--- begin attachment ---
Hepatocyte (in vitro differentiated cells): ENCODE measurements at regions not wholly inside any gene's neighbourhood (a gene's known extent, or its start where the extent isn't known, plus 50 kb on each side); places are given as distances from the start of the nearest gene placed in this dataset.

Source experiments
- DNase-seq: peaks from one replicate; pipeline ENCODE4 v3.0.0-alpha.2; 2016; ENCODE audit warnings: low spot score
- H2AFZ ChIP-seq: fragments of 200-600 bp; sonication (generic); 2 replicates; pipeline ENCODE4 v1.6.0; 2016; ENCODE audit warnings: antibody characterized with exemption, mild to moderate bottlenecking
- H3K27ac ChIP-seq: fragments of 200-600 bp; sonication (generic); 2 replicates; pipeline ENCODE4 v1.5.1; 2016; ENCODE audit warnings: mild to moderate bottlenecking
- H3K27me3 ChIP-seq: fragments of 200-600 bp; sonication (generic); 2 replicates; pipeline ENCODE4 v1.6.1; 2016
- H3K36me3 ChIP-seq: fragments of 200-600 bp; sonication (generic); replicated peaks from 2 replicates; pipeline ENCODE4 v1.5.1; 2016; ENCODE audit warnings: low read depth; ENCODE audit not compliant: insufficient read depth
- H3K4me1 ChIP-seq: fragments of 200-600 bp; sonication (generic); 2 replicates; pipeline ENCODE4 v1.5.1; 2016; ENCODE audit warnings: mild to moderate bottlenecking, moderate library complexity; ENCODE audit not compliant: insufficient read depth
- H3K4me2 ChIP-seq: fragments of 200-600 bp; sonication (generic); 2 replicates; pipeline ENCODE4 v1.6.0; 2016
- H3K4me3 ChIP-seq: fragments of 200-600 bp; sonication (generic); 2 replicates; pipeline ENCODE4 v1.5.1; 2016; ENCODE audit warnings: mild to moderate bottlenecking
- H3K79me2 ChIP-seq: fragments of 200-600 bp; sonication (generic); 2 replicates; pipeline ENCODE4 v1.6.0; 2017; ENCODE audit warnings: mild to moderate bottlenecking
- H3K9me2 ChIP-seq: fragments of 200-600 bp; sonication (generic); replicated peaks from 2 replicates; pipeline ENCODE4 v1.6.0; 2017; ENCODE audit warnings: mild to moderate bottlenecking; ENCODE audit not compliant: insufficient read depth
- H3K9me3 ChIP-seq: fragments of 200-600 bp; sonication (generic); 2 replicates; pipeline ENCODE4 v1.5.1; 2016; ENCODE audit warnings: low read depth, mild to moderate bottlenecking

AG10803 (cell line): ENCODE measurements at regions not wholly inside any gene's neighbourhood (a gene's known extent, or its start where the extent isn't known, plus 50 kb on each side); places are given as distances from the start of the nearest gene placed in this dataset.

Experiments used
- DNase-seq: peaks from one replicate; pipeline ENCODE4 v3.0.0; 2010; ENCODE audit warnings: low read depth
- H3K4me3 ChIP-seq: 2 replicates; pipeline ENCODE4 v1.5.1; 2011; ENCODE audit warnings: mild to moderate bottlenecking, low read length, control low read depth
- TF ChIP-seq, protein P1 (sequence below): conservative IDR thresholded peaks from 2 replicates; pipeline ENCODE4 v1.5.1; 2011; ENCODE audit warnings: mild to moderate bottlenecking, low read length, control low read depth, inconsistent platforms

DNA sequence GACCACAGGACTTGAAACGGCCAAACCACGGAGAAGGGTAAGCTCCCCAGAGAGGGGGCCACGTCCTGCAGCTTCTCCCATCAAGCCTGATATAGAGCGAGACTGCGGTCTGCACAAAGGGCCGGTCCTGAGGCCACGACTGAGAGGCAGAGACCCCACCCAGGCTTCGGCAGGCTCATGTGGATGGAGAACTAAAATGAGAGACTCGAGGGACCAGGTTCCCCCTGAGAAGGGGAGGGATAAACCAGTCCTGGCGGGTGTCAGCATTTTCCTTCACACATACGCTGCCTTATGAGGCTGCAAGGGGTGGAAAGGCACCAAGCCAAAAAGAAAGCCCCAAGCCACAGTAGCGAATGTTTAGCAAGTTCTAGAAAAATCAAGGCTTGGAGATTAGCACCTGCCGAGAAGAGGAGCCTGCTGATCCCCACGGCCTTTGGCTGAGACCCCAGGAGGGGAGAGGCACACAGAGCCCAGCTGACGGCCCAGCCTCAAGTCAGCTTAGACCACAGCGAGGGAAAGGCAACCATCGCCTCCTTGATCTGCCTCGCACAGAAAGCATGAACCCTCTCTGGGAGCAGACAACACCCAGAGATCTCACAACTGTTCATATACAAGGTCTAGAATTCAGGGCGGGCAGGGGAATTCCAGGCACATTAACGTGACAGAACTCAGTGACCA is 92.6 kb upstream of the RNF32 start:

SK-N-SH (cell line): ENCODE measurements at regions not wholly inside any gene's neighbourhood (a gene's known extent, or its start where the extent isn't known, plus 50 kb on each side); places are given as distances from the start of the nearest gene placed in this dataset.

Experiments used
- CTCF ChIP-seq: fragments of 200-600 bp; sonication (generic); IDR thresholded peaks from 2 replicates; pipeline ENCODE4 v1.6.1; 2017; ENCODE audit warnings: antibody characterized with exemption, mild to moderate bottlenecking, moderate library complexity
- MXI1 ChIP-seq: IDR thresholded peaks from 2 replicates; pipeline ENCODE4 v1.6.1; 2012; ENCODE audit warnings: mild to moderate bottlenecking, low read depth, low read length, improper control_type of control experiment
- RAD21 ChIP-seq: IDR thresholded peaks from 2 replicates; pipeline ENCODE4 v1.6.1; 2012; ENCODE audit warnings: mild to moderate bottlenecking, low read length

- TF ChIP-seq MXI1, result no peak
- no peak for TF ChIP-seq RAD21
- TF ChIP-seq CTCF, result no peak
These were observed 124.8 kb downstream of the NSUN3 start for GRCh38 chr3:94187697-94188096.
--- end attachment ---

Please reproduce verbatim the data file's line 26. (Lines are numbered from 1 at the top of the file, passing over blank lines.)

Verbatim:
- no peak for TF ChIP-seq RAD21